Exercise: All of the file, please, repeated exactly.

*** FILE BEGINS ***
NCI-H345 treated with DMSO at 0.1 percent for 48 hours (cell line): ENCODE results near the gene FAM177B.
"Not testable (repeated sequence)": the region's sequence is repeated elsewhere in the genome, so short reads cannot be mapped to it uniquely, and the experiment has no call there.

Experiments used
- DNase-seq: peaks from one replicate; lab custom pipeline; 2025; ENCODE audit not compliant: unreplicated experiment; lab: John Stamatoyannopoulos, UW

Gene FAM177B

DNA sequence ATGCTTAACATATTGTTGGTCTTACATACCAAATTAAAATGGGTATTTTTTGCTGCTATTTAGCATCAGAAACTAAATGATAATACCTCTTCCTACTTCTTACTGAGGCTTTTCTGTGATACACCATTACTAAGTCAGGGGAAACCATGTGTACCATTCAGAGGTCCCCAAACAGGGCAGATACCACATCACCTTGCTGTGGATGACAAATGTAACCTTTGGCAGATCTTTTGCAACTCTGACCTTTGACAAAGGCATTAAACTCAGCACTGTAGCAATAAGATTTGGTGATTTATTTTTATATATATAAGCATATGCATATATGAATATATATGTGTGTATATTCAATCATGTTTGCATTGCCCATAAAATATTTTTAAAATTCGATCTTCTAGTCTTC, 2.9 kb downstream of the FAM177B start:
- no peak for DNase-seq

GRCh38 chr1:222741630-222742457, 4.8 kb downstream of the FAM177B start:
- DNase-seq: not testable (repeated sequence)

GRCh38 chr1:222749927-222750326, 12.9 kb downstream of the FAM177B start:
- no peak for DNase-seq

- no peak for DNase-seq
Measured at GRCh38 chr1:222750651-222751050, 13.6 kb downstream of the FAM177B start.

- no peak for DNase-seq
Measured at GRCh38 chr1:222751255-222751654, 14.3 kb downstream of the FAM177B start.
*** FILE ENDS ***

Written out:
NCI-H345 treated with DMSO at 0.1 percent for 48 hours (cell line): ENCODE results near the gene FAM177B.
"Not testable (repeated sequence)": the region's sequence is repeated elsewhere in the genome, so short reads cannot be mapped to it uniquely, and the experiment has no call there.

Experiments used
- DNase-seq: peaks from one replicate; lab custom pipeline; 2025; ENCODE audit not compliant: unreplicated experiment; lab: John Stamatoyannopoulos, UW

Gene FAM177B

DNA sequence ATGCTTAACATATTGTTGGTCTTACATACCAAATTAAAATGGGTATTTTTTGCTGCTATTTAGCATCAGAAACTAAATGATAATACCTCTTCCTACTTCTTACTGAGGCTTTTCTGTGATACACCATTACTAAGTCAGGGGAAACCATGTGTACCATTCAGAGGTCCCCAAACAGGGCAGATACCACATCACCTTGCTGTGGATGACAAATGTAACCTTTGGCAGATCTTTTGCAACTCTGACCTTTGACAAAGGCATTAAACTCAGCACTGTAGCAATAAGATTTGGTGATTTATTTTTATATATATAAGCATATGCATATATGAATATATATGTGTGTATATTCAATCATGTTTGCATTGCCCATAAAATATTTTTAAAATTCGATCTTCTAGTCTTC, 2.9 kb downstream of the FAM177B start:
- no peak for DNase-seq

GRCh38 chr1:222741630-222742457, 4.8 kb downstream of the FAM177B start:
- DNase-seq: not testable (repeated sequence)

GRCh38 chr1:222749927-222750326, 12.9 kb downstream of the FAM177B start:
- no peak for DNase-seq

- no peak for DNase-seq
Measured at GRCh38 chr1:222750651-222751050, 13.6 kb downstream of the FAM177B start.

- no peak for DNase-seq
Measured at GRCh38 chr1:222751255-222751654, 14.3 kb downstream of the FAM177B start.